I’m torn. Recently I’ve been providing freelance consulting to a client on a big project. Huge, actually. My original role was to link marketing to production reality. Analytics. Metrics. Best practices. Meeting. Meeting. Meeting. Listening. Advising.

Now the client wants me for a permanent role with the company and they’re upping the incentive ante.

Up to this point I was hoping that this client would become the cornerstone of my independent consulting business. I was banking on a continual relationship where I would enable reality and they would, in turn, give me enough pocket change to foot the mortgage. With money worries taken care of and time gained, I could help my existing clients grow while attracting new ones in a deliberate, methodical, secure way of building my own brand.

But since the client wants me full-time I feel I can’t possibly continue my outside work to the satisfaction of even my existing clients…never mind trying to court new customers.

This weekend I am focusing on suggesting to this client a robust, turn-key solution to their CMS needs. I volunteered to produce a one-page overview of a template-based CMS solution. I simply started by asking myself “What do you look for in a CMS?”. Thanks to the Net (Google blame), I got little more the 50,000 foot views. But luckily I uncovered a CMS solutions company that has been “getting it” for many years now. In fact, I read one of their white papers this morning dated several years ago (eons in Net life) that still holds relevant and true today. They think in the familiar and rightfully boast ease. All I have to do now is to take the white paper they produced and boil it down to a synopsis. Consulting simplified. Let’s move on.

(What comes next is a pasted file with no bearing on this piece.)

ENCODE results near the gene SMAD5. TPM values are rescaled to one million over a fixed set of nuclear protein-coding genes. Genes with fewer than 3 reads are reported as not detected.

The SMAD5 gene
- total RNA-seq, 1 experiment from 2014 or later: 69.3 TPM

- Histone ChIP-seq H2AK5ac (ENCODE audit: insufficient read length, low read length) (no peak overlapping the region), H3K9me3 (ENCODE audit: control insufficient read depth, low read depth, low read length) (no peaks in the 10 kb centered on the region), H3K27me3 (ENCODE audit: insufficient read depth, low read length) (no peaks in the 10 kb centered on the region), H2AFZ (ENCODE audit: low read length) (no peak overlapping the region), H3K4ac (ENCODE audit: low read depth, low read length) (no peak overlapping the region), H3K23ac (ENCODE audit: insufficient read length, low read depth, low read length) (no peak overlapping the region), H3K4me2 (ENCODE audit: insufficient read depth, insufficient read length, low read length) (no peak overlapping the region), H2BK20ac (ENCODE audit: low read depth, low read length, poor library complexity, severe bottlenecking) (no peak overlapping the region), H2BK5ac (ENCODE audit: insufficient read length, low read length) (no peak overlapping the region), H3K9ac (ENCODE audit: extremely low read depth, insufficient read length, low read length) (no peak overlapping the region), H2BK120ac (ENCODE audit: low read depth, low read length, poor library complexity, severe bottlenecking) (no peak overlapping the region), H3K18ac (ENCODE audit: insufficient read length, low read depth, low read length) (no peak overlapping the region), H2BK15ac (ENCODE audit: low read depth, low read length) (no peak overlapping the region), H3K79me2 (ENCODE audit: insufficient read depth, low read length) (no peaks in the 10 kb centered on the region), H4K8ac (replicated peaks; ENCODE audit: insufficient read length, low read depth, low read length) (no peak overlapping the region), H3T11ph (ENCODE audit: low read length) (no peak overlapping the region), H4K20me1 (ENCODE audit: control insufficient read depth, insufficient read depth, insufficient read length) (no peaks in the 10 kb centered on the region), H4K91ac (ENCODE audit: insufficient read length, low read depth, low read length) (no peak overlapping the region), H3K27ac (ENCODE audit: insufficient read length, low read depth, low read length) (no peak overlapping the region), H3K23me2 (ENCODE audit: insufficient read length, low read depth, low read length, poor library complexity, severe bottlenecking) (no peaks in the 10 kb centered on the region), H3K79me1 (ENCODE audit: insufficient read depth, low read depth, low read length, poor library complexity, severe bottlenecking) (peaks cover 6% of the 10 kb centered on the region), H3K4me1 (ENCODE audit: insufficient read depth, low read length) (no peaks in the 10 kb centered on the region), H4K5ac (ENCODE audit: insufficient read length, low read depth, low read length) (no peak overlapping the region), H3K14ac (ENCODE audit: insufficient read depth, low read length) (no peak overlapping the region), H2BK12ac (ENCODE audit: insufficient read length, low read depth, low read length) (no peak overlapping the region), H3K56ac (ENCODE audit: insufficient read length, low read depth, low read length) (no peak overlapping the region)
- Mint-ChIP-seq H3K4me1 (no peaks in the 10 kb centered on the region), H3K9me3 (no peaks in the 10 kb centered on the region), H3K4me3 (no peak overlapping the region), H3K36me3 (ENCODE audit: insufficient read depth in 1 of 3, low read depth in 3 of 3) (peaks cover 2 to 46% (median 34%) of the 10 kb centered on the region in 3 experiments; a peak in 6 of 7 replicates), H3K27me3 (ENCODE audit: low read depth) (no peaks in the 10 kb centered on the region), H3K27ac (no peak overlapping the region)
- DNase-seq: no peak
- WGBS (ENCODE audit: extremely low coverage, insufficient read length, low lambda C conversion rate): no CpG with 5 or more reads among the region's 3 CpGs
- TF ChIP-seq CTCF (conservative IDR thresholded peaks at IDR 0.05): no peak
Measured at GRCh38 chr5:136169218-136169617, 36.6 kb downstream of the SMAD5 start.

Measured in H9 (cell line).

And here’s where I get stuck. Why would I need to stick around for production? If I’ve fully enabled the client, what value do I produce over time if I’m under employment lock-and-key? I should be instead focusing six months down the road asking myself and them “What else can I do for you?”. I can’t seem to marry that notion to a full-time job. It screams consulting.

Anyone else been through this?